Loizidou A, Tatla TS, Harvey I, et al., 2021, COVID-VU an ENT UK National Survey of Flexible Nasendoscopy in the Upper Aerodigestive Tract Amidst the COVID-19 Pandemic
<jats:title>Abstract</jats:title> <jats:p><jats:underline>Background</jats:underline>Flexible nasendoscopy (FNE) is an invaluable multi-disciplinary tool for upper aerodigestive tract (UADT) examination. During the COVID-19 pandemic concerns were raised that FNE had the potential of generating aerosols resulting in human cross-contamination when performed on SARS-COV2 carriers. In the UK, and other European countries, national guidelines were issued restricting FNE to essential cases. We surveyed ENT UK members and Royal College of Speech and Language Therapists (RCSLT) members to determine the impact of the COVID-19 pandemic (first peak) on FNE practice in the UK.<jats:underline>Methods</jats:underline>An observational internet-based survey constructed in accordance to the CHERRIES checklist and setup in SurveyMonkeyof FNE practice amongst UK-based ENT surgeons and speech and language therapists in community clinics, the outpatient department, inpatient wards, ICU, emergency department and operating theatres (through the NHS and private sector) prior to, during and following the first COVID-19 wave in the UK. <jats:underline>Results </jats:underline>314 responses collected (24% response rate), 82% from ENT clinicians, 17% from SLTs and 1% from other allied healthcare professionals. Overall, there has been a large reduction in the volume and indications for FNE during the first peak of the COVID-19 pandemic with limited recovery by mid-August 2020. Cancer and airway assessments were impacted less. A wide range of FNE protocols influenced by local factors are reported, varying in endoscope preference, Personal Protective Equipment (PPE) and sterilization methods. Where dedicated Aerosol Generating Procedure (AGP) rooms were unavailable, clinicians resorted to window opening and variable room “down-time” between patients. Endoscope preference reflected availability and user familiarity, ENT train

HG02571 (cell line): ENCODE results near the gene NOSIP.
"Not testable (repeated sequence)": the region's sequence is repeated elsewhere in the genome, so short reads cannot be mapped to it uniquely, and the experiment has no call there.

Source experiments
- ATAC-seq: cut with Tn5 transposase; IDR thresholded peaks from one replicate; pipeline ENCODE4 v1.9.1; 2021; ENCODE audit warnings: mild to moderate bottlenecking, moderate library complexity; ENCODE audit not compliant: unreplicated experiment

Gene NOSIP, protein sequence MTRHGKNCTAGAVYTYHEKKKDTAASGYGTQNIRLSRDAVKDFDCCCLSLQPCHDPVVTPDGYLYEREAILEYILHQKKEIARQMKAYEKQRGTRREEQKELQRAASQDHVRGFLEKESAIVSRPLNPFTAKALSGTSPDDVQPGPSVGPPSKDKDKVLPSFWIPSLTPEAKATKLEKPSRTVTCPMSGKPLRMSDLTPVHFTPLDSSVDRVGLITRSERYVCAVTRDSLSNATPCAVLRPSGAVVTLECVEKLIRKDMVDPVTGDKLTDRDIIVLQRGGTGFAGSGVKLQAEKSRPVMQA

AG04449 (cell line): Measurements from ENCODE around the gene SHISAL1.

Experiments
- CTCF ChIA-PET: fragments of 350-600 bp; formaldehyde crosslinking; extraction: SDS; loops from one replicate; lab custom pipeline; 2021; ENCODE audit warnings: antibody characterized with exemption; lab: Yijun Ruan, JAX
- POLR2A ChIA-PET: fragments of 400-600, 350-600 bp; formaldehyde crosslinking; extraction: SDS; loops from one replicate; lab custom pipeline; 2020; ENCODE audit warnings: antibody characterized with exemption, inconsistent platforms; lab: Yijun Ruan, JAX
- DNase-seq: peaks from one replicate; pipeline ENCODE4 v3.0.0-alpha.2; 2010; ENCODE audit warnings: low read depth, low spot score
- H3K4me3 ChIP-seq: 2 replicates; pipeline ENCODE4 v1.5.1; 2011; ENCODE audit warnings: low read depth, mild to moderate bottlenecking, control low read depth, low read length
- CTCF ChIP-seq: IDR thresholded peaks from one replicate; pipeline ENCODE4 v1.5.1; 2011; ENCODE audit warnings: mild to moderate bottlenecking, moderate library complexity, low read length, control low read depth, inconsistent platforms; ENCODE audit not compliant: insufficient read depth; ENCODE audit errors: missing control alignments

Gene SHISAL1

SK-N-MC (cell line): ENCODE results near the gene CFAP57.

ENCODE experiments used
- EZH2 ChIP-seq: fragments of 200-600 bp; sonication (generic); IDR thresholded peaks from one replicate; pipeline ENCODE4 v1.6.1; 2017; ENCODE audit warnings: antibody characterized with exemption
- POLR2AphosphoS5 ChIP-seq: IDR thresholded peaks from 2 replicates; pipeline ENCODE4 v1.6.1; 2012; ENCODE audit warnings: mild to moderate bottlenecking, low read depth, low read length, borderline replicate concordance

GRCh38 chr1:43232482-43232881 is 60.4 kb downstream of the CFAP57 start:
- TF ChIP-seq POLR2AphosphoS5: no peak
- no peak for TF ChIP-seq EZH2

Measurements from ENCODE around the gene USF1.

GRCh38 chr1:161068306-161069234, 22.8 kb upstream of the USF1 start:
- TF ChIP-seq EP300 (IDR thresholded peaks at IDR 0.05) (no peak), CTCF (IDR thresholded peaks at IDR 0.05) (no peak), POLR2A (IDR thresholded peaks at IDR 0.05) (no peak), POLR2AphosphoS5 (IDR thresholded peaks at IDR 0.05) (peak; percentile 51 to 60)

Rouhani MJ, Clunie G, Thong G, et al., 2021, A prospective study of voice, swallow, and airway outcomes following tracheostomy for COVID‐19, The Laryngoscope, Vol: 131, Pages: E1918-E1925, ISSN: 0023-852X
ObjectiveThe COVID‐19 pandemic has led to unprecedented demands on healthcare with many requiring intubation. Tracheostomy insertion has often been delayed and the enduring effects of this on voice, swallow, and airway outcomes in COVID‐19 tracheostomy patients are unknown. The aim of this study was to prospectively assess these outcomes in this patient cohort following hospital discharge.MethodsAll COVID‐19 patients who had undergone tracheostomy insertion, and were subsequently decannulated, were identified at our institution and followed up 2 months post‐discharge. Patient‐reported (PROMS) and clinician‐reported outcome measures, endoscopic examination, and spirometry were used to assess voice, swallow, and airway outcomes.ResultsForty‐one patients were included in the study with a mean age of 56 years and male:female ratio of 28:13. Average duration of endotracheal intubation was 24 days and 63.4% of tracheostomies were performed at day 21 to 35 of intubation. 53.7% had an abnormal GRBAS score and 30% reported abnormal swallow on EAT‐10 questionnaire. 81.1% had normal endoscopic examination of the larynx, however, positive endoscopic findings correlated with the patient self‐reported VHI‐10 (P = .036) and EAT‐10 scores (P = .027). 22.5% had spirometric evidence of fixed upper airway obstruction using the Expiratory‐Disproportion Index (EDI) and Spearman correlation analysis showed a positive trend between abnormal endoscopic findings and EDI scores over 50 (P < .0001).ConclusionThe preliminary results of this study reveal a high incidence of laryngeal injury among patients who underwent intubation and tracheostomy insertion during the COVID‐19 pandemic. As these patients continue to be followed up, the evolution of these complications will be studied.Level of EvidenceLevel 3. Laryngoscope, 2020
Starmer HM, Arrese L, Langmore S, et al., 2021, Adaptation and Validation of the Dynamic Imaging Grade of Swallowing Toxicity for Flexible Endoscopic Evaluation of Swallowing: DIGEST-FEES, JOURNAL OF SPEECH LANGUAGE AND HEARING RESEARCH, Vol: 64, Pages: 1802-1810, ISSN: 1092-4388
Lovell L, Clunie GM, Al-Yaghchi C, et al., 2021, Laryngeal sarcoidosis and swallowing: what do we know about dysphagia assessment and management in this population?, Dysphagia, Vol: 37, Pages: 548-557, ISSN: 0179-051X